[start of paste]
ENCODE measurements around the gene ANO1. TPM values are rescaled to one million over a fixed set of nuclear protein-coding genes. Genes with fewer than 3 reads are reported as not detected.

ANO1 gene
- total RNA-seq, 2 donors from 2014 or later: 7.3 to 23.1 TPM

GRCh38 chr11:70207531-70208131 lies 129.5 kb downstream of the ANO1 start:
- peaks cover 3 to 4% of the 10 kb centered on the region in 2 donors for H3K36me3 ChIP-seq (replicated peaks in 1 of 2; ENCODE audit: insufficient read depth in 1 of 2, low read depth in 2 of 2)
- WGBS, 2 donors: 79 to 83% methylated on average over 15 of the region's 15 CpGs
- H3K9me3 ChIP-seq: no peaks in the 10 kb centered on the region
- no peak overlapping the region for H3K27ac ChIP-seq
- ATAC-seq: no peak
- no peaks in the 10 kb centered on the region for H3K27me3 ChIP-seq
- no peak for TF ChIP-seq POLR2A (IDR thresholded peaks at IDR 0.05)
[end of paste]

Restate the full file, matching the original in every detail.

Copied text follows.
ENCODE measurements around the gene ANO1. TPM values are rescaled to one million over a fixed set of nuclear protein-coding genes. Genes with fewer than 3 reads are reported as not detected.

ANO1 gene
- total RNA-seq, 2 donors from 2014 or later: 7.3 to 23.1 TPM

GRCh38 chr11:70207531-70208131 lies 129.5 kb downstream of the ANO1 start:
- peaks cover 3 to 4% of the 10 kb centered on the region in 2 donors for H3K36me3 ChIP-seq (replicated peaks in 1 of 2; ENCODE audit: insufficient read depth in 1 of 2, low read depth in 2 of 2)
- WGBS, 2 donors: 79 to 83% methylated on average over 15 of the region's 15 CpGs
- H3K9me3 ChIP-seq: no peaks in the 10 kb centered on the region
- no peak overlapping the region for H3K27ac ChIP-seq
- ATAC-seq: no peak
- no peaks in the 10 kb centered on the region for H3K27me3 ChIP-seq
- no peak for TF ChIP-seq POLR2A (IDR thresholded peaks at IDR 0.05)